The decentralized finance (DeFi) industry has just suffered a serious blow, with the total value locked (TVL) in DeFi protocols falling to its lowest level since February 2021, according to data from DefiLlama, where it presently stands at $37.5 billion. This loss is now less than the $38 billion post-bull market bottom that was seen in December.
DeFi, which had once been seen as the financial industry’s wave of the future, had experienced a rise in popularity, with TVL hitting a high of $177 billion in late 2021. However, it had a severe downfall in 2017 as a result of falling cryptocurrency prices and a number of scandals that scared off investors. Due to increased regulatory scrutiny of cryptocurrencies by the U.S. government this year, traditional financial institutions are wary about DeFi for fear of potential dangers.
Several DeFi protocols have lost more than half of their locked value over the past month. For instance, the TVL of the optimism-based decentralized exchange (DEX) Velodrome dropped by a startling 58%. One of the top liquidity protocols, Balancer, saw a 35% decline in TVL to $641 million.
The recent volatility in the larger cryptocurrency market is one of the main factors contributing to DeFi’s drop. A significant portion of DeFi is built on top of major cryptocurrencies like Bitcoin (BTC) and Ethereum’s Ether (ETH), both of which have experienced double-digit percentage drops recently. Typically, traders seek to remove liquidity from riskier assets like those within DeFi when the prices of such significant assets decrease. When Bitcoin fell 77% from its peak last year, several altcoins followed suit, demonstrating this trend.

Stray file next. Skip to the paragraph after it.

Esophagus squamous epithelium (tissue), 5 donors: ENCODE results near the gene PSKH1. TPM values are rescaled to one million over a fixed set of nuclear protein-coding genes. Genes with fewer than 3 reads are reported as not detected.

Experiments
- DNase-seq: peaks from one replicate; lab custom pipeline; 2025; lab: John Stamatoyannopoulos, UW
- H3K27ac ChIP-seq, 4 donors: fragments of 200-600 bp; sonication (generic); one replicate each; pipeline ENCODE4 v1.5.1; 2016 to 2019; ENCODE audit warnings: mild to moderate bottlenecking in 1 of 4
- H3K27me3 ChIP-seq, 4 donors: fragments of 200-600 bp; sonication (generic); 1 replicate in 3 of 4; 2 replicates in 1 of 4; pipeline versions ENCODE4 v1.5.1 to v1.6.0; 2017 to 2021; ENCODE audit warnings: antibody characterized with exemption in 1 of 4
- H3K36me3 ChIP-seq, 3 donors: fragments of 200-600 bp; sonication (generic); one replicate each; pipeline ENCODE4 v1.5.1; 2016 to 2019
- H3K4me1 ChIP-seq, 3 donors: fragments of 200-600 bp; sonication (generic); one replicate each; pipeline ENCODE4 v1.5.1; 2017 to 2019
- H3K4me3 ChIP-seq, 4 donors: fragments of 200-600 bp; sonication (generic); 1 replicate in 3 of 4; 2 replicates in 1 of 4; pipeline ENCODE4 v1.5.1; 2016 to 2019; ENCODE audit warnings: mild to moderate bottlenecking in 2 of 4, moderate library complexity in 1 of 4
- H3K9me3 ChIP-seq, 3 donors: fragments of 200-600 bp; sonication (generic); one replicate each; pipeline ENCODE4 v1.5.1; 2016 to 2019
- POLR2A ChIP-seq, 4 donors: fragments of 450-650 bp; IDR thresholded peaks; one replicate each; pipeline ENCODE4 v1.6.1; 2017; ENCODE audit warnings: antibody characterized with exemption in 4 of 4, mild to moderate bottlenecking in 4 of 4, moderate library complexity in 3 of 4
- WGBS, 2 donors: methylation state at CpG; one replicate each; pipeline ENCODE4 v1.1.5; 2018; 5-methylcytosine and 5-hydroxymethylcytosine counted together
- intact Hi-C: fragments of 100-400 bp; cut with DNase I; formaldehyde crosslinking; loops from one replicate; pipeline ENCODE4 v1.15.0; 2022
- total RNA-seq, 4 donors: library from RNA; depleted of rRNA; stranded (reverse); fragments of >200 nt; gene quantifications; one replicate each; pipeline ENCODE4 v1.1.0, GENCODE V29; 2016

DeFi’s weaker performance this year than Ethereum is, however, what should worry users the most. DeFi’s TVL has decreased while Ethereum’s value has increased by 40% since December. This shows that DeFi’s problems are unique to the industry and not just a result of how its underlying tokens have performed.
Some business analysts have cited DeFi’s recent troubles as being fundamentally impacted by the company’s susceptibility to U.S. Treasury yields. Doo, co-founder of StableLab and Asia Lead at MakerDAO, stated, “Fundamentally, it’s because DeFi yields, which carry higher risk but offer smaller rewards, are down while U.S. Treasury yields are up. We observed a four-fold increase in DSR [Dai Savings Rate] deposits when yields were raised to 8%.
In conclusion, a number of variables, such as market turbulence, regulatory worries, and shifting yield dynamics, have contributed to DeFi’s current difficulties. Stakeholders are keenly monitoring the sector’s resilience and adaptation in the face of adversity as it navigates these obstacles because the future of the sector is still unknown.